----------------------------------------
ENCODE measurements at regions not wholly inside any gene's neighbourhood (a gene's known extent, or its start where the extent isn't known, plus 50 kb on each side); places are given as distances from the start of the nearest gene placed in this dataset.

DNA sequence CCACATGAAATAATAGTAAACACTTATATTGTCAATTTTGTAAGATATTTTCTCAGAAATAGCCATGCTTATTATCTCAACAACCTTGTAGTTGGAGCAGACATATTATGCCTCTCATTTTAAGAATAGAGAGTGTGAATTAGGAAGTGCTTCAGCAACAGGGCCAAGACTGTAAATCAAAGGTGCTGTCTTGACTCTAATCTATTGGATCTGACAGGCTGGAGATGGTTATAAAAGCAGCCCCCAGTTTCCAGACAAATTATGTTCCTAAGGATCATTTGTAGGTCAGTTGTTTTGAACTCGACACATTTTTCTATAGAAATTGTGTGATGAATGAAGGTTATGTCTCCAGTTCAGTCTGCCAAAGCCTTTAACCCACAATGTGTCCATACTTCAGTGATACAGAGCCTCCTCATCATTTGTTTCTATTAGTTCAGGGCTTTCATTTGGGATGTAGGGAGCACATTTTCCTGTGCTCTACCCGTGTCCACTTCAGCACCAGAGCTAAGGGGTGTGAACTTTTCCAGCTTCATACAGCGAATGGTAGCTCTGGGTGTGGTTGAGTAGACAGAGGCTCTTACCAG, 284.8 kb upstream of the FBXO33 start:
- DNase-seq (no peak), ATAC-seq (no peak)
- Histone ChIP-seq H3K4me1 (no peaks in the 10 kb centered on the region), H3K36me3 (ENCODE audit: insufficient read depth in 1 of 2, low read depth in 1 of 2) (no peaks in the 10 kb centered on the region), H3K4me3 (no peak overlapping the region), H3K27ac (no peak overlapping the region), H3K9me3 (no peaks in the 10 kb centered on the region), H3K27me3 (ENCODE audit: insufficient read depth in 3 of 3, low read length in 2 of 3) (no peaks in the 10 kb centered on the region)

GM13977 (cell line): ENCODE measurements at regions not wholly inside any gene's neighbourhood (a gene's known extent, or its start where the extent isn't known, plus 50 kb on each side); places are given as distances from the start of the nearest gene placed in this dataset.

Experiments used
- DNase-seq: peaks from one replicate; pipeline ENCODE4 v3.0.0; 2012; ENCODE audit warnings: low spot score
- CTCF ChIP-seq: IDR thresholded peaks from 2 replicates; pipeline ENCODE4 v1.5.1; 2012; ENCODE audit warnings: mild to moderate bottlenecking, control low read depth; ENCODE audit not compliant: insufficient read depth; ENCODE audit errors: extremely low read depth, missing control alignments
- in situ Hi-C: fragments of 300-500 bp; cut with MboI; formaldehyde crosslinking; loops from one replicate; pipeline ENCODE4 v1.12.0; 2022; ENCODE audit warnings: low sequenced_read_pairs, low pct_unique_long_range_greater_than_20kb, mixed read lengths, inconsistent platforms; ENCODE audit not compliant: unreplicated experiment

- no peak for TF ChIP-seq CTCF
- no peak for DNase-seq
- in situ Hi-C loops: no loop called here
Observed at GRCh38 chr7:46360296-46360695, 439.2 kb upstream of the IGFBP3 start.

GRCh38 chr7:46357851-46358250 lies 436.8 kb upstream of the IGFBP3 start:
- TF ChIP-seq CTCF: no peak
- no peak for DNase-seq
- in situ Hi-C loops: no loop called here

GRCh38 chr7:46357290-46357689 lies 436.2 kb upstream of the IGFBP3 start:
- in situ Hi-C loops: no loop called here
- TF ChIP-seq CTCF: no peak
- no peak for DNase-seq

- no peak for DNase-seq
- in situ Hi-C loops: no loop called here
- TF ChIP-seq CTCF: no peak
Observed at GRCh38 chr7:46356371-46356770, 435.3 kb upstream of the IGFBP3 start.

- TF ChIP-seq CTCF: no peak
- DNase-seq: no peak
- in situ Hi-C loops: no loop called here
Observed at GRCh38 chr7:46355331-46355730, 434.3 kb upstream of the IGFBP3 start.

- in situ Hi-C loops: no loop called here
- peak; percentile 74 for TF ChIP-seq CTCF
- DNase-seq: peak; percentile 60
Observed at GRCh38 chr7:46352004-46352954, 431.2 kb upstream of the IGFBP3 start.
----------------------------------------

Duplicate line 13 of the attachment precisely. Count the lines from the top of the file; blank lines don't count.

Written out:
Observed at GRCh38 chr7:46360296-46360695, 439.2 kb upstream of the IGFBP3 start.